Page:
Pareto-optimal designs - computer simulation experiments for alternatives to G-optimal designs
Sprache des Vortragstitels:
Sprache des Tagungstitel:
A popular criterion for minimizing the variance of estimates in experimental design is G-optimality. A G-optimal design is a design that minimizes the maximal variance of the predicted values. If we use kriging methods for prediction it is self-evident to use the kriging variance as a measure of uncertainty for the estimates. Though the computation of the corrected kriging variance is a very costly task and finding the maximal kriging variance in high-dimensional regions can be computationally and time demanding such that we cannot really find the G-optimal design with nowadays available computer equipment in practice.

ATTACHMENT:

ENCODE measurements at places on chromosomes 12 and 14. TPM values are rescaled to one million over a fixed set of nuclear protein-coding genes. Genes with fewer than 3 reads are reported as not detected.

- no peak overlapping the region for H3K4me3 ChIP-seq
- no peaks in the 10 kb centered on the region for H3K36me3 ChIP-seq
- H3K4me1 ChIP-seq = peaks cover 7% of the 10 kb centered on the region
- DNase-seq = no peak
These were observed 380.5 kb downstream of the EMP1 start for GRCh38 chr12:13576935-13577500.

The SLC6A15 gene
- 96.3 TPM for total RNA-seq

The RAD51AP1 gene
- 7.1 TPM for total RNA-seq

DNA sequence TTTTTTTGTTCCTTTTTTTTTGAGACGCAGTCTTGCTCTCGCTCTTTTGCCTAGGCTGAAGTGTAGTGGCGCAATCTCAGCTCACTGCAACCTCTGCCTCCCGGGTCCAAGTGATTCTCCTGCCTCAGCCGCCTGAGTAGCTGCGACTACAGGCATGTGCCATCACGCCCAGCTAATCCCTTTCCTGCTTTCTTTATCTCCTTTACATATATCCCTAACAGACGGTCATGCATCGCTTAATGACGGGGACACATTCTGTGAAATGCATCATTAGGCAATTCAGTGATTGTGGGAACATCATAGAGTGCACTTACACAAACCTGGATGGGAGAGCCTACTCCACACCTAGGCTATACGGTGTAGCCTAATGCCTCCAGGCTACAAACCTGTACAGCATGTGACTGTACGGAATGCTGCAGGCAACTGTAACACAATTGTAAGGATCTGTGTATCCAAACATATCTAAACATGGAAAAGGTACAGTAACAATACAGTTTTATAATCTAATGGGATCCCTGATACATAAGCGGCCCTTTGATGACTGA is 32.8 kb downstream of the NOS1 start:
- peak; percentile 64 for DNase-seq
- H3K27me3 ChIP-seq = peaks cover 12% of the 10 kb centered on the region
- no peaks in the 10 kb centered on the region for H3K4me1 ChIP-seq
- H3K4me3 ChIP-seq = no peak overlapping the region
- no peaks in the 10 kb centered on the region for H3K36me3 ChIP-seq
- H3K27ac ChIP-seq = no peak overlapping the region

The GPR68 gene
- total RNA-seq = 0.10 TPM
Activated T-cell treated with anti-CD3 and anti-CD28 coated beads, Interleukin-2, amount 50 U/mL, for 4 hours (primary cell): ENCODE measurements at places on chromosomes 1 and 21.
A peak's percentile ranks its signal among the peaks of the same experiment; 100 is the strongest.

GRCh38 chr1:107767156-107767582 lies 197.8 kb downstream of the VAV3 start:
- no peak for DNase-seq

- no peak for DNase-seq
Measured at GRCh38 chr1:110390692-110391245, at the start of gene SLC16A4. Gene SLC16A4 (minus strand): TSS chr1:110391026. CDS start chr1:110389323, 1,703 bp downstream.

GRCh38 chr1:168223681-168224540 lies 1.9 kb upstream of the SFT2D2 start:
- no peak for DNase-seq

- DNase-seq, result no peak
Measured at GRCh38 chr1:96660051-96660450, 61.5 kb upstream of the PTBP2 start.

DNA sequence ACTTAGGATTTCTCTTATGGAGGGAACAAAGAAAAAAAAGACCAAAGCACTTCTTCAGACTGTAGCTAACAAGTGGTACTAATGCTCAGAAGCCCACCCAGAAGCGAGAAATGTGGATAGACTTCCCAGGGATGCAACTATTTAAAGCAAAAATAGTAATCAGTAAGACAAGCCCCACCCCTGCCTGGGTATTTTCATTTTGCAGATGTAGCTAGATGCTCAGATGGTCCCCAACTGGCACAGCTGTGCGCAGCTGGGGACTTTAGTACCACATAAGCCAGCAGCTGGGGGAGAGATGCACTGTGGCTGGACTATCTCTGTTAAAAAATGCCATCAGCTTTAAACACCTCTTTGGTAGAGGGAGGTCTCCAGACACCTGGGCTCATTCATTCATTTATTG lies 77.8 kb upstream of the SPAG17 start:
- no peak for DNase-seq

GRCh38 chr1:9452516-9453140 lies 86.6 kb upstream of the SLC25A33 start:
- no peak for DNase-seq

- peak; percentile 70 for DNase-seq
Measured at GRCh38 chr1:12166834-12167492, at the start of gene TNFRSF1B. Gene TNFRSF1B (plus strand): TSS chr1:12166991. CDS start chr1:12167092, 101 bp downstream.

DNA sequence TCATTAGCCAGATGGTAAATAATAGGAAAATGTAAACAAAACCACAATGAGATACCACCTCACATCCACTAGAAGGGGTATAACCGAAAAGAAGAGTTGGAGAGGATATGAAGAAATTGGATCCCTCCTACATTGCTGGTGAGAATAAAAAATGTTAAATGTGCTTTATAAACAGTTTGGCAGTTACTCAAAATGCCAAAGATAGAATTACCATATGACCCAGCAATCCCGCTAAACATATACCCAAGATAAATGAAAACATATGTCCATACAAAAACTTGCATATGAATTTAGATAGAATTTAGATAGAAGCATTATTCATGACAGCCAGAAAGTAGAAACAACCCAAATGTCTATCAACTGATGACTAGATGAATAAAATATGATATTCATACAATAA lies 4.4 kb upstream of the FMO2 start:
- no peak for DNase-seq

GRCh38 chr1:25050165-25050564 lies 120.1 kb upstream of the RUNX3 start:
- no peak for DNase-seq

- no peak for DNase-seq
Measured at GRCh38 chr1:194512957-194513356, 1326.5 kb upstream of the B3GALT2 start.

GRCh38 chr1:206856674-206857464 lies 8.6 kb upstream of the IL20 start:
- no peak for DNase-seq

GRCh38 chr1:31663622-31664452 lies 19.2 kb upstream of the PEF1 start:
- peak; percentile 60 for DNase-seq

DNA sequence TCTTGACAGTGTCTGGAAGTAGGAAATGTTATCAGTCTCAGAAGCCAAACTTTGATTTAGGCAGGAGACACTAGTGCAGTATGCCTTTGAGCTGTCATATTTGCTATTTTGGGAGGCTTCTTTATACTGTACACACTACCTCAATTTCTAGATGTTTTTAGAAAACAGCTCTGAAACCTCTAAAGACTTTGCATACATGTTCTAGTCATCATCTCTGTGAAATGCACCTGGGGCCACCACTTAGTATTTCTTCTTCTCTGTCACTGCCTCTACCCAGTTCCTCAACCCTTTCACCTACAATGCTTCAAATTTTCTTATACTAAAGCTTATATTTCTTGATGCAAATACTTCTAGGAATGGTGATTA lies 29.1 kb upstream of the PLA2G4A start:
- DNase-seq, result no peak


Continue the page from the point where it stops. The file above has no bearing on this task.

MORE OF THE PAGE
D-optimality is another design criterion. A D-optimal design maximizes the determinant of the information matrix of the estimates. D-optimality in terms of trend parameter estimation and D-optimality in terms of covariance parameter estimation yield basically different designs. The Pareto frontier of these two determinant criteria corresponds with designs that perform well under both criteria.
Under certain conditions searching the G-optimal design on the above Pareto frontier yields almost as good results as searching the G-optimal design in the whole design region. In doing so the maximal kriging variance has to be computed only a few times though.
The method is demonstrated by means of a computer simulation experiment based on data provided by the Belgian institute Management Unit of the North Sea Mathematical Models (MUMM).